With so many films set in New York, Los Angeles, and Chicago, Mickle wanted to show some love for a metropolitan area that doesn’t get a lot of love outside of the Rocky franchise and the works of M. Night Shyamalan.
“I grew up seeing these iconic Philadelphia movies and it feels like outside of M. Night, there hasn’t really been a ton of that lately,” Mickle said, citing John Landis’s Trading Places and Brian De Palma’s Blowout as influences on In the Shadow of the Moon. “I think that was another reason to set the movie there, to give it sort of that specificity. With so many movies today shooting in Atlanta or generic cities, you wind up losing some of that specificity of individual city stories.”
As he gets closer to answering the mystery of the killer, Thomas begins to neglect his daughter (played by a variety of actresses given that the plot spans several decades) and brother-in-law (Michael C. Hall). In particular, Hall—who worked with Mickle on Cold in July—really nails the Philadelphia dialect that recalls the work of Toni Collette in The Sixth Sense, another Philly-based genre flick directed by Mr. Shyamalan.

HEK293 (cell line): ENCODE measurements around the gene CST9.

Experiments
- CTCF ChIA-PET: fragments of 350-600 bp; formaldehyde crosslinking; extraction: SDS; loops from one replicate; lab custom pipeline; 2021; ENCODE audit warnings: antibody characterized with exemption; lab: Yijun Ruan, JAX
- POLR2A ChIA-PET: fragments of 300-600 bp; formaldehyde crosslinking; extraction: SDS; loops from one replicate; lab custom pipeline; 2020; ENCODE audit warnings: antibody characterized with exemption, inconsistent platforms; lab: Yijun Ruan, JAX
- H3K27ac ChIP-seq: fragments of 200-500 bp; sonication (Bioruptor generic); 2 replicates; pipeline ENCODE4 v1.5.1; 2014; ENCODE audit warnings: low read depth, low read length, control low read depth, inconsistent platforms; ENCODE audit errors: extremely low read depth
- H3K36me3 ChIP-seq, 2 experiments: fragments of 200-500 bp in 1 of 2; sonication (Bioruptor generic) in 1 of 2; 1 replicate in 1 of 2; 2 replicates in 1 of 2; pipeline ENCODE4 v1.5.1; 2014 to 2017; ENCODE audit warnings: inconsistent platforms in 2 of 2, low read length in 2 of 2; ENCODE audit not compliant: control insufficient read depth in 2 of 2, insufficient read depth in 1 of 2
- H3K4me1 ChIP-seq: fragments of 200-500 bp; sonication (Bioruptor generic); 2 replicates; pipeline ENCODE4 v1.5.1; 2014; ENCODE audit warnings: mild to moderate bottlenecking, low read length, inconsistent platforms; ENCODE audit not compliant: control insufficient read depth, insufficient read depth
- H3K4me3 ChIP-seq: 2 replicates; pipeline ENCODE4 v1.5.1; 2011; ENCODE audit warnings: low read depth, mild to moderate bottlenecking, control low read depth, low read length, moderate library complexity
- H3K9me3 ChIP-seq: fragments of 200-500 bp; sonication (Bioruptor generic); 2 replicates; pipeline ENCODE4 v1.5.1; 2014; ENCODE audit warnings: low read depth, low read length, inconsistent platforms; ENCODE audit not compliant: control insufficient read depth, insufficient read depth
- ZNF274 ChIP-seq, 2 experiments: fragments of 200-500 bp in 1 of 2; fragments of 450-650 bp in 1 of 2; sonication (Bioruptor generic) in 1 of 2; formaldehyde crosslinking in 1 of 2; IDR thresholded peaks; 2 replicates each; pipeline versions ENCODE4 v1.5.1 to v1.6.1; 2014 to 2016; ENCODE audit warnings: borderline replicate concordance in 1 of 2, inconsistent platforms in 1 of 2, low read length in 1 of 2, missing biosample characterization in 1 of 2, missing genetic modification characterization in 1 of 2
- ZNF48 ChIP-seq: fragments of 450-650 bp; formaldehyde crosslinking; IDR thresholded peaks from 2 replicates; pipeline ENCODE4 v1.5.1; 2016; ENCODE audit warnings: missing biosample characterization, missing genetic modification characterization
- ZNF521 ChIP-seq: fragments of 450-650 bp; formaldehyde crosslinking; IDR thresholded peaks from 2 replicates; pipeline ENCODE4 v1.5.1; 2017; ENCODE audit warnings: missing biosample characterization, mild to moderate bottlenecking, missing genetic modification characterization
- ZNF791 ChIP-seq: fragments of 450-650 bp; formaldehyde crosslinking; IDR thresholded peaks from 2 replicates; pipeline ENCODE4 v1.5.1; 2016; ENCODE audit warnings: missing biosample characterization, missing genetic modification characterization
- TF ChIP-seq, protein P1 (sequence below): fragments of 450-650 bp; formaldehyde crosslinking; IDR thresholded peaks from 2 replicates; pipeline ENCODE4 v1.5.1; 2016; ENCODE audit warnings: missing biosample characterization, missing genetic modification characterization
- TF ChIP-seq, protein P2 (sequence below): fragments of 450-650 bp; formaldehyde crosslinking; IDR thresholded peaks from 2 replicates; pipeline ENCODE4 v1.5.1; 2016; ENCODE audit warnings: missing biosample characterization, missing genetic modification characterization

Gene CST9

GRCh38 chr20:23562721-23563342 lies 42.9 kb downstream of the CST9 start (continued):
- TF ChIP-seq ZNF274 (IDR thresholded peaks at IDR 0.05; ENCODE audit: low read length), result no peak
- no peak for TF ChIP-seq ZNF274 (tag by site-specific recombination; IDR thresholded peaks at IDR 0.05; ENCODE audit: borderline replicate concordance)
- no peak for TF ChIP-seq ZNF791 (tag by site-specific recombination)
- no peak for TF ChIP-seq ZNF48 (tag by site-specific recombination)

“I love Michael because he’s such a chameleon and he’s able to slip into these characters so specifically,” explained Mickle, who also looked to The Hidden (1987), Black Rain (1989), and The Chaser (2008) for inspiration. “To me, Toni Collette in The Sixth Sense had such a spot-on sound to her voice, I thought that was really great and I think Michael did a play with her recently and had talked about how good she was. I almost kind of—not used it as a, ‘Hey, can you try to step into those shoes?’ But just as like a, ‘Hey, this is somebody that really got into the specificity of this and it would be fun to see what you could do with that, too.’ Thankfully, he really jumped on [that idea].”
From there, it was just a matter of studying the voices of famous Philadelphia figures like Sixers coach Jim Lynam, Mad Money host Jim Cramer, and MSNBC commentator Chris Matthews.
“It was pretty amazing. Every couple days, [Michael would] send me a little update,” added Jim. “Then all the sudden he was on set and it just clicked and I was like, ‘Oh my god. I feel like this is somebody I grew up with. This is kind of awesome.’”
In the end, Philadelphia (the birthplace of the United States) proved the right choice, as the time-jumping story deals with weighty concepts like the implications of grassroots political movements.